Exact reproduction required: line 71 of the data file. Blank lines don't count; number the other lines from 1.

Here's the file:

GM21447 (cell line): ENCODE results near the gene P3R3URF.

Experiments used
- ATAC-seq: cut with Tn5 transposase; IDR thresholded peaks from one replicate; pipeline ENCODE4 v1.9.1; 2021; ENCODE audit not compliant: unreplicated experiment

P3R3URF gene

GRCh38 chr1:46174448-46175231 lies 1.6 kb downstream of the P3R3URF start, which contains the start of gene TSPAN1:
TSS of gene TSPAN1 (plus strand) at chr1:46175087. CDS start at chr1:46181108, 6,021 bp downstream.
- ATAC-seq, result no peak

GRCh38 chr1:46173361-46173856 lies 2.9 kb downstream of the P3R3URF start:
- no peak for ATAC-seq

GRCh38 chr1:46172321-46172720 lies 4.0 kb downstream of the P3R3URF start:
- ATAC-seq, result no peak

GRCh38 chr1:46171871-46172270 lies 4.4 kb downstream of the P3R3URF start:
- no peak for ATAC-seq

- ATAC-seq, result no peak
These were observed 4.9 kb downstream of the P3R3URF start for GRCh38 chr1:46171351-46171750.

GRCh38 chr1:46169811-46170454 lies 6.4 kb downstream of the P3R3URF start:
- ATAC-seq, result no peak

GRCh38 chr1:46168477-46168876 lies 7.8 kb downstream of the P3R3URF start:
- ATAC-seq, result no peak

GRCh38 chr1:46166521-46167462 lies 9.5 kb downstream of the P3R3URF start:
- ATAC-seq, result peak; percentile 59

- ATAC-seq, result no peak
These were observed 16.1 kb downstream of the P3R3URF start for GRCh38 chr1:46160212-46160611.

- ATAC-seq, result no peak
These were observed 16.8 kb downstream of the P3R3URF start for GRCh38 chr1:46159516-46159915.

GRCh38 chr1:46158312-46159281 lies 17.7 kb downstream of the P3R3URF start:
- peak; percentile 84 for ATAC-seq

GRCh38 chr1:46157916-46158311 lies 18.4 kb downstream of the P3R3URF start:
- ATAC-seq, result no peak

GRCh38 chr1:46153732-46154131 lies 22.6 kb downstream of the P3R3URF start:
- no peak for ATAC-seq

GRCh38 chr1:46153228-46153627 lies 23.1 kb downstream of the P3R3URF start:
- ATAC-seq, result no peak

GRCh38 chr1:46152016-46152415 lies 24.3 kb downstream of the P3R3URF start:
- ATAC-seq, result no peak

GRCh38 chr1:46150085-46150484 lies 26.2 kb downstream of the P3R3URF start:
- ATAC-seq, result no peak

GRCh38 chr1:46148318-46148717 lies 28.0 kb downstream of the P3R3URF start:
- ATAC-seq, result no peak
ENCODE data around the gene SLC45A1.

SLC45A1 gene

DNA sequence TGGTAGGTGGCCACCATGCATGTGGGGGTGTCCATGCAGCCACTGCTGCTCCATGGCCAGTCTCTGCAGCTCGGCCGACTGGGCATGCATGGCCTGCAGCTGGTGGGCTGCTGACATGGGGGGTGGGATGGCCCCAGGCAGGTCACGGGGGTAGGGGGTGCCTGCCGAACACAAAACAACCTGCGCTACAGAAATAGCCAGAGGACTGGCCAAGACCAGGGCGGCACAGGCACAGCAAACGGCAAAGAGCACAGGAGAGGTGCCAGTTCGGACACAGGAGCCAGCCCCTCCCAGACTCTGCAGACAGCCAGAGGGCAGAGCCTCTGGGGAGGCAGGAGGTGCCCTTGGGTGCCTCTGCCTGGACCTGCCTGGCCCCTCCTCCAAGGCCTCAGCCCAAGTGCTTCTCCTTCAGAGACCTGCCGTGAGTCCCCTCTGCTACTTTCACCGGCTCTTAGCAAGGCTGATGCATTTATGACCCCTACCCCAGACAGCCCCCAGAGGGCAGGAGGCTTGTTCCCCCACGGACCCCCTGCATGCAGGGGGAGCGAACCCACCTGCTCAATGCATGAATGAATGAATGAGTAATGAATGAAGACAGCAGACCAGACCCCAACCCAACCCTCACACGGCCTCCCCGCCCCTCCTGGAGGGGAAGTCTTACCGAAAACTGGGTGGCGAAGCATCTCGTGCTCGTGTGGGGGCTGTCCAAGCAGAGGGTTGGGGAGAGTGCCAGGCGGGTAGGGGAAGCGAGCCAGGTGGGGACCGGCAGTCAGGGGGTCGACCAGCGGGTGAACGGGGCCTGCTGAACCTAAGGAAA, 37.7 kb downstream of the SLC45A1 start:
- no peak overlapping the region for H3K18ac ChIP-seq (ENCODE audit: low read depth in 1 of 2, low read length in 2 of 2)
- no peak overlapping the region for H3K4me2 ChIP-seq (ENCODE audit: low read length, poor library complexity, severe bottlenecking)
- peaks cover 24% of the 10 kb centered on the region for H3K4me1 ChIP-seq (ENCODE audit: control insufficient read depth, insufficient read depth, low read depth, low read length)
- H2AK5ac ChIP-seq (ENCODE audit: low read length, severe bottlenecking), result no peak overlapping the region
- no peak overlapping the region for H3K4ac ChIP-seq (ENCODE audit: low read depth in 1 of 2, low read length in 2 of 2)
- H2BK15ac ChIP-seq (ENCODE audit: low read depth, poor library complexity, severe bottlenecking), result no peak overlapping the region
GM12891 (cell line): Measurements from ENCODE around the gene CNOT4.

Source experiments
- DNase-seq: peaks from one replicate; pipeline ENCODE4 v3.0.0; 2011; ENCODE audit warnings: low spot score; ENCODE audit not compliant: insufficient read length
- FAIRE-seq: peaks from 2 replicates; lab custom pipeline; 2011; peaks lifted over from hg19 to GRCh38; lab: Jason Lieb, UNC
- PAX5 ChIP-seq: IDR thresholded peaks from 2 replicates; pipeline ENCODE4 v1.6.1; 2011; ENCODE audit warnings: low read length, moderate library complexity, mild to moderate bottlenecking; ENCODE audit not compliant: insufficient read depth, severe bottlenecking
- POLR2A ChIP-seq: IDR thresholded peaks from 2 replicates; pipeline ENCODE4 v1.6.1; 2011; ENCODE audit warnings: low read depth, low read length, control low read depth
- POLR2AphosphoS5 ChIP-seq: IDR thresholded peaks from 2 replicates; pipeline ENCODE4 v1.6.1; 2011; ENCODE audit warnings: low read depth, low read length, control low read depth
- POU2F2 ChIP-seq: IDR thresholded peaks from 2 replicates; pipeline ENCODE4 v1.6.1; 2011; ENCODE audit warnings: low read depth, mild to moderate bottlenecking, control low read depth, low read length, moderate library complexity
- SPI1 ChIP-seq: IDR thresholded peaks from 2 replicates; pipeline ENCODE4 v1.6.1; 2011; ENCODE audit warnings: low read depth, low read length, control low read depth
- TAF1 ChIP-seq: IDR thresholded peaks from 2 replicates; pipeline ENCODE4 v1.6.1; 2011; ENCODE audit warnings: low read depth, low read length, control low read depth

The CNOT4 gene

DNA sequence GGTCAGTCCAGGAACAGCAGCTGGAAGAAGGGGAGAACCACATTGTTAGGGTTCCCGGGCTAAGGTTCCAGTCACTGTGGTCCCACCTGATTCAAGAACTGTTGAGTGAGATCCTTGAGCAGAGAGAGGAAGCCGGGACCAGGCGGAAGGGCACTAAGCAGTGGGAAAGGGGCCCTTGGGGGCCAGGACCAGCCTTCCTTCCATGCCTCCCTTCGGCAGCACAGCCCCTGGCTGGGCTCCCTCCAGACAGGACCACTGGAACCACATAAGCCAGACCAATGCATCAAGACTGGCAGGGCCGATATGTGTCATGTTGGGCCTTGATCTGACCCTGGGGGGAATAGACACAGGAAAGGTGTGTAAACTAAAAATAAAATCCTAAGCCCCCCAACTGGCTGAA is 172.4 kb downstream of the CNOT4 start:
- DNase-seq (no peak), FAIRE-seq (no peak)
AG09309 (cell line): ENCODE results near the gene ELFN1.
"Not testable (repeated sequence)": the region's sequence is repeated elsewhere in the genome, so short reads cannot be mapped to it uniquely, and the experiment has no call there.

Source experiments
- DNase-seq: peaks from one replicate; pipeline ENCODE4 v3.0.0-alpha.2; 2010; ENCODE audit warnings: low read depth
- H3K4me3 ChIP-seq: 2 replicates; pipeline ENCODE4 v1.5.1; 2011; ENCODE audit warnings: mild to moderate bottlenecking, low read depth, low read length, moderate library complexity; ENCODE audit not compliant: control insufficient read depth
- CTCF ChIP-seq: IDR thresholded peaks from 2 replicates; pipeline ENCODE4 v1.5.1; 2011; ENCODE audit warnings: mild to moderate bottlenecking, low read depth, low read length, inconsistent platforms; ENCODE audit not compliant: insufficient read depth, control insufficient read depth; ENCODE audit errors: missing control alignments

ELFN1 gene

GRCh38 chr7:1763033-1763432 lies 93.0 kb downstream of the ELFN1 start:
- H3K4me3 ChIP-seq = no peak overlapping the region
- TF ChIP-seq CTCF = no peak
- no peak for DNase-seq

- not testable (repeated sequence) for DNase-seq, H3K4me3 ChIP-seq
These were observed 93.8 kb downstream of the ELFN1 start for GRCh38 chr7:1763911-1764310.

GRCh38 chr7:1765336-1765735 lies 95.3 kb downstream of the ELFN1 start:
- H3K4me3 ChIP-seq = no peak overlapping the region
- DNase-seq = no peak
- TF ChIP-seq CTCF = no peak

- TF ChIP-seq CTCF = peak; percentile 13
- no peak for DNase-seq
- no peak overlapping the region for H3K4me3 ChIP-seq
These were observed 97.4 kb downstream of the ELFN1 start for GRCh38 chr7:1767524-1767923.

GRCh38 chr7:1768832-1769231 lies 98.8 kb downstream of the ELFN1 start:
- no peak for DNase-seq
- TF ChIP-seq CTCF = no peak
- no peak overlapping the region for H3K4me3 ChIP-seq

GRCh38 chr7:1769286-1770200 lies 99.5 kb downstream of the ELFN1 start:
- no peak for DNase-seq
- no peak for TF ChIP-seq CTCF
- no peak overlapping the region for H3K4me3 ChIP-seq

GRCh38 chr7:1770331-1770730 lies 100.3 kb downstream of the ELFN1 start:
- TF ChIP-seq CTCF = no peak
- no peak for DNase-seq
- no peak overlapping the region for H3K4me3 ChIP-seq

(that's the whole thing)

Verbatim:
- TF ChIP-seq CTCF = no peak